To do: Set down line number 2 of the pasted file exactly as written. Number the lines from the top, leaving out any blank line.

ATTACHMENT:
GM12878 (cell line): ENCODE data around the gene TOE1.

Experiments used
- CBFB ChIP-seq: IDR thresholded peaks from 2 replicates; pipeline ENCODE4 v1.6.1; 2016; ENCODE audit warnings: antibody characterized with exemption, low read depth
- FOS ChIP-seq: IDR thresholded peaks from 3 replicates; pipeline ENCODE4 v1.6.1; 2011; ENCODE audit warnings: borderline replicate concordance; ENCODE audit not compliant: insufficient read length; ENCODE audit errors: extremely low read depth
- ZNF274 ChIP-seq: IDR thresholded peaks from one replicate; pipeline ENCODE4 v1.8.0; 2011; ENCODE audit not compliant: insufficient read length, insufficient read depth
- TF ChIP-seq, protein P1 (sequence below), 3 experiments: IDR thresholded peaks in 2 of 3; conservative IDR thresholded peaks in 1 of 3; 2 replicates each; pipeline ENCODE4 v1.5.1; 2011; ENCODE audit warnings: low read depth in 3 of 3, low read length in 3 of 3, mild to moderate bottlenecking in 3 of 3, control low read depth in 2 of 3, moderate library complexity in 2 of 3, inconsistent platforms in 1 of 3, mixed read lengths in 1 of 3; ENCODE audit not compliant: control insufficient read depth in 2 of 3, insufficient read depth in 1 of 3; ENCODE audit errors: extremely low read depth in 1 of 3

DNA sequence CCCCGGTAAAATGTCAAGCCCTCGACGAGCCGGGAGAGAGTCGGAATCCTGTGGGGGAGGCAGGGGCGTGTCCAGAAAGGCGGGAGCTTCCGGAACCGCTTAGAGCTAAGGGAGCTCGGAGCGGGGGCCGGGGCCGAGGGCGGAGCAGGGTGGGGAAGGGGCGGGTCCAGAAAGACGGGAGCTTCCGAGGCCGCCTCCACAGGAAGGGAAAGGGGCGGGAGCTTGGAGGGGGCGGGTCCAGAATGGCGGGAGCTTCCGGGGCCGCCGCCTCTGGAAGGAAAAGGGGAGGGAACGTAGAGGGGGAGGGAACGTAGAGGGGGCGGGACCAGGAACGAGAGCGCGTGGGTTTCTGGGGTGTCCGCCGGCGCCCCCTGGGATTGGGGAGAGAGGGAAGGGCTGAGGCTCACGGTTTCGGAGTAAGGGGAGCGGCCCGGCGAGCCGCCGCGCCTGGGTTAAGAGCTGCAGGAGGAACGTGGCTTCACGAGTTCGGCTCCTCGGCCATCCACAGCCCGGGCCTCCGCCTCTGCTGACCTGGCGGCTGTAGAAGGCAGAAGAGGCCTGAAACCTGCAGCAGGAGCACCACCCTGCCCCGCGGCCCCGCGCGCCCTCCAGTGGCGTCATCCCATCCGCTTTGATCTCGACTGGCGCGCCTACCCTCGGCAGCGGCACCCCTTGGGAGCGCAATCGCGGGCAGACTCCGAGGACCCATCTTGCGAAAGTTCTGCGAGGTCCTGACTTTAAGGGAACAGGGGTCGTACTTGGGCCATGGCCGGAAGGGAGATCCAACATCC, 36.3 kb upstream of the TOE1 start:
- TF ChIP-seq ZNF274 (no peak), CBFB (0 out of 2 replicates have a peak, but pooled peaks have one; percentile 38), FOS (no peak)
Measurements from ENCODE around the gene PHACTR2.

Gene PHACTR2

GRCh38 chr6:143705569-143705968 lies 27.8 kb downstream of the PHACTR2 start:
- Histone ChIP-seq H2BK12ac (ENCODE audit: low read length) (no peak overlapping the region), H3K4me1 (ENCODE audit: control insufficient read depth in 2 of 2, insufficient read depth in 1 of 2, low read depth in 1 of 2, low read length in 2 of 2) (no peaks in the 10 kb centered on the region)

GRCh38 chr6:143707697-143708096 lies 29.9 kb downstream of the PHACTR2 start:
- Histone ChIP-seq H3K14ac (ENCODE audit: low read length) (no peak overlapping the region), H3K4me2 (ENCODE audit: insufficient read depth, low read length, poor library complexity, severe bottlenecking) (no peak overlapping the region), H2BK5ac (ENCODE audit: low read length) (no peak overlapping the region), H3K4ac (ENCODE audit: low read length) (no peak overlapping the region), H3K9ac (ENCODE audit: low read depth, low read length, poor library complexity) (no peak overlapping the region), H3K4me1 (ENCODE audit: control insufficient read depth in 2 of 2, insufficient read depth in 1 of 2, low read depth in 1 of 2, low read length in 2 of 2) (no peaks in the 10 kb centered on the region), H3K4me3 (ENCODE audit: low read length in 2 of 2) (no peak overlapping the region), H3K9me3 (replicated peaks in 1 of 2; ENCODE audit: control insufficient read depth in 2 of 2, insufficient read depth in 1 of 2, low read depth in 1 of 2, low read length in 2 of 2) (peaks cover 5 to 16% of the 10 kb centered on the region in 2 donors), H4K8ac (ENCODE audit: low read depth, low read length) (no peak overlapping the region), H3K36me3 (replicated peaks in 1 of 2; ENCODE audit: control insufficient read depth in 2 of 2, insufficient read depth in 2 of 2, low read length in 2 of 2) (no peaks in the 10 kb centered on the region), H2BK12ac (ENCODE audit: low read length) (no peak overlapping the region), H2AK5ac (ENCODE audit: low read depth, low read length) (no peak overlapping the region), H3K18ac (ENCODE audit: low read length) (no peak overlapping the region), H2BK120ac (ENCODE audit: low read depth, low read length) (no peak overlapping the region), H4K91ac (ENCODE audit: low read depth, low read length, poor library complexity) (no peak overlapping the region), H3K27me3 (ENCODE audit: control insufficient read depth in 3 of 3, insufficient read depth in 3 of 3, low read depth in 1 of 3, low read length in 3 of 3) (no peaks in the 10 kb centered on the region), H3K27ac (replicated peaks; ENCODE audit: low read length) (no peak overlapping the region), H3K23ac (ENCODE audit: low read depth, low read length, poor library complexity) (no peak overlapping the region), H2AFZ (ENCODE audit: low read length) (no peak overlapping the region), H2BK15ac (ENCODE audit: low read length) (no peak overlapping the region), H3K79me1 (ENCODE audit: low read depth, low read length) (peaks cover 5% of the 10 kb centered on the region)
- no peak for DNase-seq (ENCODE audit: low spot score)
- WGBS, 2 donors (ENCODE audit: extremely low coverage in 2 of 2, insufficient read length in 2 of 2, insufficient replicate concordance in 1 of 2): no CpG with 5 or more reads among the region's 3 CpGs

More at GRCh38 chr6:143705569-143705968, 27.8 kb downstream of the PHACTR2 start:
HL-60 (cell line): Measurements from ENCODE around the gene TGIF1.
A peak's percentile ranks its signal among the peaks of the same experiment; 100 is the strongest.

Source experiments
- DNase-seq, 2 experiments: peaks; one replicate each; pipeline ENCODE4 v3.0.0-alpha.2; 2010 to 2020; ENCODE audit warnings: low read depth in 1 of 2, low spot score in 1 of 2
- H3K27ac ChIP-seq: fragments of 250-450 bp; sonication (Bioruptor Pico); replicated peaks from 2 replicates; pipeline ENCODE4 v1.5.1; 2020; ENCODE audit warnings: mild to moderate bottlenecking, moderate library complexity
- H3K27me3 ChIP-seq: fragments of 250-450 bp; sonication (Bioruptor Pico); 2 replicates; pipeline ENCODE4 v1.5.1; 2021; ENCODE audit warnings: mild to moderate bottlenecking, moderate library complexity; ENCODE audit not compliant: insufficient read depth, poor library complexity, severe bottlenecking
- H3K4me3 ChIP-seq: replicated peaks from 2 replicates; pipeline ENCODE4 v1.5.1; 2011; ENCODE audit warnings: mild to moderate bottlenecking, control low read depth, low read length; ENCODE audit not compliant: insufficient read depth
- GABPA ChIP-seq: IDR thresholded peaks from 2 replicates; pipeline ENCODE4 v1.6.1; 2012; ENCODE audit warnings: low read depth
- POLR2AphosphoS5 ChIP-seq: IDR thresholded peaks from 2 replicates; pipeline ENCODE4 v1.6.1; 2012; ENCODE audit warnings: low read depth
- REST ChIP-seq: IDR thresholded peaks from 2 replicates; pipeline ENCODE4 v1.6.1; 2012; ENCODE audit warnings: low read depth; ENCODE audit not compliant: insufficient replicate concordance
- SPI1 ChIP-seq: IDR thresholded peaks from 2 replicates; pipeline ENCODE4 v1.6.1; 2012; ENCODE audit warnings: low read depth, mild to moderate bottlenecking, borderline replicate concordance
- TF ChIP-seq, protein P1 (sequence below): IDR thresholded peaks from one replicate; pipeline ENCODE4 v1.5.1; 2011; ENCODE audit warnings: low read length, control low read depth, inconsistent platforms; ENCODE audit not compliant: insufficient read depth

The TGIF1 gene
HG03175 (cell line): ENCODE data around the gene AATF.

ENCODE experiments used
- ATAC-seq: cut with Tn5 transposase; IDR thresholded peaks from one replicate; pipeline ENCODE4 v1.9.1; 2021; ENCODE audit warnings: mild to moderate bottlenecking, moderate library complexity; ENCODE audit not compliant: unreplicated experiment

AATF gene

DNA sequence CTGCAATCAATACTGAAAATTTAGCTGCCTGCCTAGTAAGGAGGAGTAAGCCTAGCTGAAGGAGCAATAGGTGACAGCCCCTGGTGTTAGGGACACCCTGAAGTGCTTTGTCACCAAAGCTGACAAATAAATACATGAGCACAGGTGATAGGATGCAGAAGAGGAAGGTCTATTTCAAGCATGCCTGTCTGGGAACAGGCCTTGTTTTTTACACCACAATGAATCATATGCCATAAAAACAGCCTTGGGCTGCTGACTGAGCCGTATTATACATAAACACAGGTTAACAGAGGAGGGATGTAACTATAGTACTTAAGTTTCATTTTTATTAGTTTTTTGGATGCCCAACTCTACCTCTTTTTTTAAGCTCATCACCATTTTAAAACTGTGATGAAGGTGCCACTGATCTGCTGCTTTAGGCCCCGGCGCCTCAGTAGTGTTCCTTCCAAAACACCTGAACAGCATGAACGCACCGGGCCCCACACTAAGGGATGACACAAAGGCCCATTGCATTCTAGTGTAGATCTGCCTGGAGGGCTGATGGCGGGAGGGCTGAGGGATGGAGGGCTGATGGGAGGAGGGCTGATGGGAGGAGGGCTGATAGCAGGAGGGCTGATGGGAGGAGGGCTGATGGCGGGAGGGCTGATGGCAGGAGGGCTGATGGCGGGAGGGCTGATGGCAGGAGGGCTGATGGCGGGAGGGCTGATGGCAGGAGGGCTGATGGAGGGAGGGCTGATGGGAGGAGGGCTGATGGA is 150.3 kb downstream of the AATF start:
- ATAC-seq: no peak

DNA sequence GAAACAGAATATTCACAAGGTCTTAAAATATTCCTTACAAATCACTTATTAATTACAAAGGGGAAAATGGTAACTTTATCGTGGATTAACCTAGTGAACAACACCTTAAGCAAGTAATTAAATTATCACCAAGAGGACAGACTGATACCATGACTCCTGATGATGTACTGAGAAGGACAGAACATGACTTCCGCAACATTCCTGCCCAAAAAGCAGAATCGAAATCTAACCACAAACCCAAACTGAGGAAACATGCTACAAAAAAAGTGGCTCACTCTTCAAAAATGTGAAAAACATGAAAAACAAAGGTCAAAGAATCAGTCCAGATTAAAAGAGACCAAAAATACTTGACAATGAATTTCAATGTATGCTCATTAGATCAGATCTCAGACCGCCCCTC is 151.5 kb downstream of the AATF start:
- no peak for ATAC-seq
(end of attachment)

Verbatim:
Experiments used